Diesel, Diesel Oil, Diesel Fuel, Petrodiesel

June 29, 2010Oil and Gas Industryby EconomyWatch

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Diesel is a heavy oil named after Rudolf Diesel, or Rudolf Christian Karl Diesel, a German engineer who invented the diesel engine (1858-1913). The most common form of diesel is petrodiesel, which is derived from the fractional distillation of petroleum. Diesel is derived from fossil fuels and refined like gasoline.

There are various types of synthetic diesel, such as biodiesel, gas-to-liquid diesel and coal-to-liquid diesel. They are derived from natural wastes like remnants of food, sewage and wood scraps.

The Diesel Engine

France-born mechanical engineer Rudolf Diesel invented the diesel engine in the late nineteenth century. It was designed as an efficient alternative to the steam engine and was used in ships. The mechanism of ignition for the diesel engine is compression, instead of spark ignition. The air inside the diesel engine is compressed to a ratio of 15:1, generating immense heat and pressure. The heat causes the fuel to react with oxygen and converts thermal energy into mechanical work, which pushes the piston downwards.

Nowadays, a low sulfur containing alternative, ultra-low sulfur diesel (ULSD), is used in most parts of America and Europe to reduce environmental pollution.

Uses of Diesel Oil

Diesel oil is used for the following:

  • For running heavy road vehicles, like buses, trucks and tractors

  • For running cars and SUVs

  • For overland shipping

  • In military vehicles, like tanks and trucks

  • To power modes of water transportation, such as ships, tankers, liners, yachts and boats

  • For electricity backup in major industries, hospitals and other telecom industries

  • In power generators

  • In construction and farming equipment

  • For the removal of tar from Bitumen burns

Benefits of Diesel Oil

The many benefits of diesel fuel vis-à-vis gasoline are:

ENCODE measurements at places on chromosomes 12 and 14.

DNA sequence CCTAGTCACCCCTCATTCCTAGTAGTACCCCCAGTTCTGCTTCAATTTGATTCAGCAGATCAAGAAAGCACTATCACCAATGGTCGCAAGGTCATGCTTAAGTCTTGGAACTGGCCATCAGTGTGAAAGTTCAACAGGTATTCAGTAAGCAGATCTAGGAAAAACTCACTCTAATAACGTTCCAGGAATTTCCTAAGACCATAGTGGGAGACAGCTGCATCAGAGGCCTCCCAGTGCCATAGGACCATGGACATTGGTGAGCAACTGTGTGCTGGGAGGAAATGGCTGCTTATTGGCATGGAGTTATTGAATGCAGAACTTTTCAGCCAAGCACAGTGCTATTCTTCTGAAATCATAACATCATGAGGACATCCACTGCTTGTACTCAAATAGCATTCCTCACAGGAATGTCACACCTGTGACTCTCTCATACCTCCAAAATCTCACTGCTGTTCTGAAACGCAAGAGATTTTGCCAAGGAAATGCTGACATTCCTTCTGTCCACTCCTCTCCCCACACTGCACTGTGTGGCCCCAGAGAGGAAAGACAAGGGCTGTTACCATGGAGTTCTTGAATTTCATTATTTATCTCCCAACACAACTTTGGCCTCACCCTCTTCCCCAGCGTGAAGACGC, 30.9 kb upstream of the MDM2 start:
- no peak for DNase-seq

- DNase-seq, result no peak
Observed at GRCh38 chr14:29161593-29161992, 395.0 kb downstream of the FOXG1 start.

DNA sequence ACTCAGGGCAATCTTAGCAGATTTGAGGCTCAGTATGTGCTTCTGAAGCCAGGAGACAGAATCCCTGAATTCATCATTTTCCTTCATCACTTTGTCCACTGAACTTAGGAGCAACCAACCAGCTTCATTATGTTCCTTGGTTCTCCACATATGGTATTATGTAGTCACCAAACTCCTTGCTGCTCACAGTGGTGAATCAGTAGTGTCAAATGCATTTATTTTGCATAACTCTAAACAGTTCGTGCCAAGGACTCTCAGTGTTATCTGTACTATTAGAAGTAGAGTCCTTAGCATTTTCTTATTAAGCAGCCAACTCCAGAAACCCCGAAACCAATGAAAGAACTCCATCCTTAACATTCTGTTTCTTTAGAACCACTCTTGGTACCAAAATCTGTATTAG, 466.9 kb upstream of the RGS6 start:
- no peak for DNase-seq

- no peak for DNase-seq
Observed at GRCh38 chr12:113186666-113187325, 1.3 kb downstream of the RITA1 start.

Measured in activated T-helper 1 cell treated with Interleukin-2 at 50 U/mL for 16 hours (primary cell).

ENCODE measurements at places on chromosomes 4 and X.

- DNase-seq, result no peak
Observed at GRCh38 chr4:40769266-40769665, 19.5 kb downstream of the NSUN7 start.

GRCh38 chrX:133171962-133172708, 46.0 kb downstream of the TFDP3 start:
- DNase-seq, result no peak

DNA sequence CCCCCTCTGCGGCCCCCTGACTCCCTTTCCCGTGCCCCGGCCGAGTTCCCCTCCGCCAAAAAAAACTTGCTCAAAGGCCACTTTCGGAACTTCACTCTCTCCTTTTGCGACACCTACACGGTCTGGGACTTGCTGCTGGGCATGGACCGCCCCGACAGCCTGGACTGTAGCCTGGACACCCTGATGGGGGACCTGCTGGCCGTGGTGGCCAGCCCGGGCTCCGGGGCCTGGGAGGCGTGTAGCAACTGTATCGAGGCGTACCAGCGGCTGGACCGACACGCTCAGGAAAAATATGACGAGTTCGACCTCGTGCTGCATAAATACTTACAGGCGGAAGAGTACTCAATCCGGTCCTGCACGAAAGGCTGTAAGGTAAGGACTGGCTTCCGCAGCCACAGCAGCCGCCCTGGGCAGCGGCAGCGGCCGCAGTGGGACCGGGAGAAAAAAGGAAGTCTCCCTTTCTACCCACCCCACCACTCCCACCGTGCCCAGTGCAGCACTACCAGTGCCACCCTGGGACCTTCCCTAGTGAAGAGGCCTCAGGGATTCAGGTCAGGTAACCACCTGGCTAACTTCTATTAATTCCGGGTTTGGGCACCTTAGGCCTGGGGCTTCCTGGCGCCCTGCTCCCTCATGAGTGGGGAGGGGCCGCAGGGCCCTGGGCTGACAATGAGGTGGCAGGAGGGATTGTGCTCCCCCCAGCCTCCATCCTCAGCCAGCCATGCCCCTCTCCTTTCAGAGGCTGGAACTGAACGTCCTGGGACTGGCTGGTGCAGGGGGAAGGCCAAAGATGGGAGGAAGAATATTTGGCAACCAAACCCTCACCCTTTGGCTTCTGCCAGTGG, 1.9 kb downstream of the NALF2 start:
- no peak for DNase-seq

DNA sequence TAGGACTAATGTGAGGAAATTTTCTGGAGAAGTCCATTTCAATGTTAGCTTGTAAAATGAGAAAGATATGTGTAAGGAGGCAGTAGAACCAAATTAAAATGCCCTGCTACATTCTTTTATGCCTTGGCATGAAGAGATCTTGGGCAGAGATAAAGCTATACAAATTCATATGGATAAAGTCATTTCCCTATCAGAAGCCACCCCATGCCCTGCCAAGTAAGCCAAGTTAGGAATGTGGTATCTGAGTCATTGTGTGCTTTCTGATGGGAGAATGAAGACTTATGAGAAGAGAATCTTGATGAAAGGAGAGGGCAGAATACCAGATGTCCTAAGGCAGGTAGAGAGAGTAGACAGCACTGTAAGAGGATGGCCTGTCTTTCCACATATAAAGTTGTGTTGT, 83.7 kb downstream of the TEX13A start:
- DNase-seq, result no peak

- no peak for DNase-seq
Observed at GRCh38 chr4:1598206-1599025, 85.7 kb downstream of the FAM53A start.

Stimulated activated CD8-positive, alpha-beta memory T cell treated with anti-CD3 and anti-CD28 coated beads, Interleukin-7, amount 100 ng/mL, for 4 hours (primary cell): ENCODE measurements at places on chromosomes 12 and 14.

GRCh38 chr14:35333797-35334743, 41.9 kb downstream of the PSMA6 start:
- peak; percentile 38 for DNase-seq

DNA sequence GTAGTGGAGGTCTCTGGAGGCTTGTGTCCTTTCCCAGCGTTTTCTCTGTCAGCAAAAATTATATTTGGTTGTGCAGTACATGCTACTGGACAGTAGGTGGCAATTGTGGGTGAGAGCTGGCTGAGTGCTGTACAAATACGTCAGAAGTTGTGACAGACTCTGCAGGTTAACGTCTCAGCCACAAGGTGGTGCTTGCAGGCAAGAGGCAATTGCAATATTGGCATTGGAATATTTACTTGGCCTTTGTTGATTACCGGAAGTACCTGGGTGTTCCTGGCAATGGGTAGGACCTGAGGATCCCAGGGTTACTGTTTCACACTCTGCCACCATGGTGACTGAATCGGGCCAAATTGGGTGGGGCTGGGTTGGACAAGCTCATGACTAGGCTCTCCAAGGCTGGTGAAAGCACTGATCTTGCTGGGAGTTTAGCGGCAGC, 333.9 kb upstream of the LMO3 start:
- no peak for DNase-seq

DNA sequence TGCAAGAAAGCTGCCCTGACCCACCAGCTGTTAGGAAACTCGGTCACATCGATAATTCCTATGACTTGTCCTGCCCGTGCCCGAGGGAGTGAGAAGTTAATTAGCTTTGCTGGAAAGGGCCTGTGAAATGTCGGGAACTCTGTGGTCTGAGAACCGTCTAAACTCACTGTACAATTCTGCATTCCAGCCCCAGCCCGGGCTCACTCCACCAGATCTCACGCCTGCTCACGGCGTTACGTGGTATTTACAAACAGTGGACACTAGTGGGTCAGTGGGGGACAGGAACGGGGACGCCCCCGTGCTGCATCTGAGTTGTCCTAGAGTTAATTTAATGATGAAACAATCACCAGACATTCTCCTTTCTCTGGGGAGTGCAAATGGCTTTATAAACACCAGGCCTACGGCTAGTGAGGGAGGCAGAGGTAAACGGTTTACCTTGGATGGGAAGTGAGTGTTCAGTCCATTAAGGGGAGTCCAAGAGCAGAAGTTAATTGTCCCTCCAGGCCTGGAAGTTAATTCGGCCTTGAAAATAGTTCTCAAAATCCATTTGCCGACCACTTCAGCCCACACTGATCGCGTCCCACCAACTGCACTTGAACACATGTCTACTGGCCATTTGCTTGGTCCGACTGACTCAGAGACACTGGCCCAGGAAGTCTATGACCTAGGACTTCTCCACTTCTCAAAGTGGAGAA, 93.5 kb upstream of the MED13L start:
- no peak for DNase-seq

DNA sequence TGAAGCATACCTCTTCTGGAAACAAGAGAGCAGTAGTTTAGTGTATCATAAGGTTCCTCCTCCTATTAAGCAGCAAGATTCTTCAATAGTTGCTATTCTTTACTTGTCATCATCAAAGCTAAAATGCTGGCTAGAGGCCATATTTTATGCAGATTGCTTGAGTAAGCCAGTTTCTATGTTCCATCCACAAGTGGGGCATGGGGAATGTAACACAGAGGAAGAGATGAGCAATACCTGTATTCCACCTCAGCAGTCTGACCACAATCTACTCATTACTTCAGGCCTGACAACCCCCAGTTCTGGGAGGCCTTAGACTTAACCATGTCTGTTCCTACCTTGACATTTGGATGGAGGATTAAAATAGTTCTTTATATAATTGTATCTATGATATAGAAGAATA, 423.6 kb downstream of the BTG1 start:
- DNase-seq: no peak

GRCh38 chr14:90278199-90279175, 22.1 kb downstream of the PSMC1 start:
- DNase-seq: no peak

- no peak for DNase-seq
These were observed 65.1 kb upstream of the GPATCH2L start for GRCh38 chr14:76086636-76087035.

• More economical

  • Lower emissions and particulate matter

  • Less volatile

  • Higher fuel efficiency

  • Safer

  • Higher mileage

The main disadvantage of using diesel is that at lower temperatures, its viscosity increases, converting it into a non-flowing gel.

How is Diesel Processed?

Petroleum diesel, which is also called petrodiesel or fossil diesel, is produced from the fractional distillation of crude oil (petroleum) at atmospheric pressure, within a temperature range of 200°C to 350°C. This results in a mixture of hydrocarbon chains that contains around 8 to 21 carbon atoms per molecule. The viscosity and the boiling point of the fuel increase with an increase in the number of carbon atoms. This helps in the separation of the various components by distillation.

The chains from C7 to C11 vaporize at temperatures below the boiling point of water and are used as gasoline. The products from the range of C12 to C15 form kerosene, diesel oil and heavier fuel oils. The No. 2 fuel oil is known as diesel oil and is used for running cars, trucks and other vehicles. The lubricating oils follow, ranging from very light to very thick motor oils, gear oils and semi-solid greases. Vaseline also falls in this category. Hydrocarbon chains above the range of C20 form solids, like paraffin wax, tar and asphalted bitumen.

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